This article first appeared in the Bay of Plenty Business News September 2022 edition

Regular readers of this column may recall that in March this year I wrote an article entitled “It’s coming home…the return of NZ’s IP”.1 The article was about how, due to issues of control, speed and cost, New Zealand businesses appear to be moving production of their goods back to New Zealand or just making their products here in the first place.

If you’re one of those businesses, you might want to consider using the label ‘Made in New Zealand’2 in connection with your products. If you do, then be careful how you proceed because while using ‘Made in New Zealand’ in relation to finished products which have been 100% grown/extracted/produced in New Zealand is straightforward, using the label in relation to finished products ‘made’ from a mix of imported and locally produced materials or components is more complicated.

To determine if the ‘Made in New Zealand’ label is appropriate for a product ‘made’ from a mix of imported and locally produced materials, the New Zealand courts will examine whether on their way to becoming part of a finished product, the basic ingredients of that product have gone through a ‘substantial transformation’ in New Zealand, or whether a key step in producing a final product has been undertaken in New Zealand.3

The Buy New Zealand Made Campaign, which licenses use of a ‘New Zealand Made’ logo, interprets ‘substantial transformation’ and ‘key step’ as ‘a significant manufacturing process’. More fully, its ‘Manufacturing Eligibility Guide’ asks the question, “Have the imported key materials/components been through a significant manufacturing process in another country and [do they] form the essential character of your finished product?” If the answer to that question is ‘yes’, then it is unlikely that the product will qualify as ‘New Zealand Made’.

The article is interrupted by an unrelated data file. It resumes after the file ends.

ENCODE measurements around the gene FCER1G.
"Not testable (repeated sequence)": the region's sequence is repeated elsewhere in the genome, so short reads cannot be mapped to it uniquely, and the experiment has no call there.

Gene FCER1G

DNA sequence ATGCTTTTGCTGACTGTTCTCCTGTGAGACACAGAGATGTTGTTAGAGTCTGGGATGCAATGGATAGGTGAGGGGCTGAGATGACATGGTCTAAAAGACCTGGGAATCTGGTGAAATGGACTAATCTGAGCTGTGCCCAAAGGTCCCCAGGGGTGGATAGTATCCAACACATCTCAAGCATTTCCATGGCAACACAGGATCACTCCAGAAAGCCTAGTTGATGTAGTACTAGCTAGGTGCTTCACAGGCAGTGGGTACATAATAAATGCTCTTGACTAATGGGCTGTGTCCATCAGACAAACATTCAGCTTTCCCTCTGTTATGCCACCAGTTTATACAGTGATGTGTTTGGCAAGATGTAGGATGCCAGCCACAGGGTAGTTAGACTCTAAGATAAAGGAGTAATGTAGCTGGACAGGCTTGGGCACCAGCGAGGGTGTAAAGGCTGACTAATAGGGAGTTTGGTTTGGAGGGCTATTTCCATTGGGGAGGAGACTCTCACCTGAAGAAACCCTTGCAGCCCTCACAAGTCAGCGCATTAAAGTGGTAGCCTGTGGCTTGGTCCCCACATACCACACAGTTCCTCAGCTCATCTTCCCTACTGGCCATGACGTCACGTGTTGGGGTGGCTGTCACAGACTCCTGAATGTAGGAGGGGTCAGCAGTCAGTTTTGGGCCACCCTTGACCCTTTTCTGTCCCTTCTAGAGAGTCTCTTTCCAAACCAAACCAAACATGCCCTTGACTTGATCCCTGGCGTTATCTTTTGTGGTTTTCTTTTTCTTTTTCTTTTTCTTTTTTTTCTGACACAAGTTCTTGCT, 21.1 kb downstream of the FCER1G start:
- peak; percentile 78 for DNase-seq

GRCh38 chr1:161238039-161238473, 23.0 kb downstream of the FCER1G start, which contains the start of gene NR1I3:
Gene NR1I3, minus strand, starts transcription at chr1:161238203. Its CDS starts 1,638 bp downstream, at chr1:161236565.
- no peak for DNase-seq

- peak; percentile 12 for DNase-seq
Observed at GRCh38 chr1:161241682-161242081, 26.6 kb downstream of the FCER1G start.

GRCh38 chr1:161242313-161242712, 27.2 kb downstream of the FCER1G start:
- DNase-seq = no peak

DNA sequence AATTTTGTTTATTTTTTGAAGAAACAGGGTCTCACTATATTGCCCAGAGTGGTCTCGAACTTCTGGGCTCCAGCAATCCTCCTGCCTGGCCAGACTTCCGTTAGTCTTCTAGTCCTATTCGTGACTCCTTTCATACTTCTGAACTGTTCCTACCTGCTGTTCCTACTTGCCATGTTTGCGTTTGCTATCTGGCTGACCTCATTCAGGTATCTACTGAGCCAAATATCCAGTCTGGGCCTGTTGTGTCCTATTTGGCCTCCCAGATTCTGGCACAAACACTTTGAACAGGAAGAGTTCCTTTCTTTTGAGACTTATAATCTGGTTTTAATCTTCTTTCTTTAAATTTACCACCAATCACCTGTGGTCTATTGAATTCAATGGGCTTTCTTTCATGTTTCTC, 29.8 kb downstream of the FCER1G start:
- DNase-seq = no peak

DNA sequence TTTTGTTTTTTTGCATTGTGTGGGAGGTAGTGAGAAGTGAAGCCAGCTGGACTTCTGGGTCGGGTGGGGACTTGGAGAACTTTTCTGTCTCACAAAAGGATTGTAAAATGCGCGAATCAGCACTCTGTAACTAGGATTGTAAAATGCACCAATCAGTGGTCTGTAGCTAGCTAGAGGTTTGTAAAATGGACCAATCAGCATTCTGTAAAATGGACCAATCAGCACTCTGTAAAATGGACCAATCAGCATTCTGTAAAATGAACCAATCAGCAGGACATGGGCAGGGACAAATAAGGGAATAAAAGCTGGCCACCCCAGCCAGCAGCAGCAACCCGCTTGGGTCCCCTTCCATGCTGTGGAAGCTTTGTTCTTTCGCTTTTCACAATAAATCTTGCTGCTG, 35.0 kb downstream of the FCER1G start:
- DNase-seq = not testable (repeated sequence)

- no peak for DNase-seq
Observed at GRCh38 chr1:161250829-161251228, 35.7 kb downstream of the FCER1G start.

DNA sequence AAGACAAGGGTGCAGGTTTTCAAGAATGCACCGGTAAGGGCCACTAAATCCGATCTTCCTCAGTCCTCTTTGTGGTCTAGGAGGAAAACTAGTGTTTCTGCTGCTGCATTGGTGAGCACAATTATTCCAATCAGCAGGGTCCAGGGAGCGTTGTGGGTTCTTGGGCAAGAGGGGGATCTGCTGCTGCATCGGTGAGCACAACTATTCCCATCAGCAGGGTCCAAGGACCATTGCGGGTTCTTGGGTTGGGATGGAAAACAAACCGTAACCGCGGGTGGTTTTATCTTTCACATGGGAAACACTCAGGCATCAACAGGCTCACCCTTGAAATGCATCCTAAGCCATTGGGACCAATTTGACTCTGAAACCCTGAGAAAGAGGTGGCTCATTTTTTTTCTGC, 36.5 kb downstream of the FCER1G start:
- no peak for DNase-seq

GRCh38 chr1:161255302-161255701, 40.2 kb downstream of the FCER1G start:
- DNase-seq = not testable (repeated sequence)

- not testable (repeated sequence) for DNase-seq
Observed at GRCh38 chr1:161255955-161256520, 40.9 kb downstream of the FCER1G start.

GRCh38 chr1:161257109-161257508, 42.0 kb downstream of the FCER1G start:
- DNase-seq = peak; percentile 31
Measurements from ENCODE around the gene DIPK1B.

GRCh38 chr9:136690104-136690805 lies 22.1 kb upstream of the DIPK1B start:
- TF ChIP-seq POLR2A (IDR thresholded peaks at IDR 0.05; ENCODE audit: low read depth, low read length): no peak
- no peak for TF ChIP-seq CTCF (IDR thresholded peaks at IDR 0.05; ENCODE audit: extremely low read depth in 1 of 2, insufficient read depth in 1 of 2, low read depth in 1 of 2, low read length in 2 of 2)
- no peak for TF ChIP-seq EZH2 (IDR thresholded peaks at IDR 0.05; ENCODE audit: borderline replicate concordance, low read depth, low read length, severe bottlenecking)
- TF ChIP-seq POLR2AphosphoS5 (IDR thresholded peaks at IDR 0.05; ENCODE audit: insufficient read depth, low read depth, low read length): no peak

If the answer to that question is ‘no’, however, the Guide goes on to ask, “Do the imported materials/components go through [such] a significant manufacturing process in New Zealand that the form in which [they] are incorporated into the finished product is distinctly different from the original imported form?” If the answer is ‘yes’, then the Guide advises that the product may be eligible to use the above logo but there remains a risk of breaching the Fair Trading Act nonetheless; consequently, appropriate legal advice should be sought. As I noted earlier, the ability to use ‘Made in New Zealand’ in connection with products ‘made’ from a mixture of imported and locally produced ingredients is complicated.

Using the ‘Made in New Zealand’ label2 can be a significant source of competitive advantage and beneficially contribute to a business’s reputation. As His Honour Judge DJ Sharp, in a 2019 District Court judgment3 concerning the misleading application of ‘New Zealand Made’ to health supplement products, observed:

[34] [‘New Zealand Made’] representations are representations that may provide a sense of affinity to consumers. Consumers may see products as desirable as a result of being made in New Zealand. Consumers may also see beneficial aspects that they can attribute to the products such as products being provided from an environment in which there are standards and in which environmental concerns might be better met than some elsewhere.

In closing, if you’re a business considering using ‘Made in New Zealand’ or ‘New Zealand Made’, don’t be put off from doing so just because the answer as to whether you can or can’t is not straightforward. Seek appropriate legal advice, as recommended by the Buy New Zealand Campaign. It may well be that your products can be labelled ‘Made in New Zealand’; but if they can’t, you might still be able to use another classification like ‘Built in New Zealand’ or ‘Assembled in New Zealand’ which at least identify New Zealand as the country in which the final finished product was produced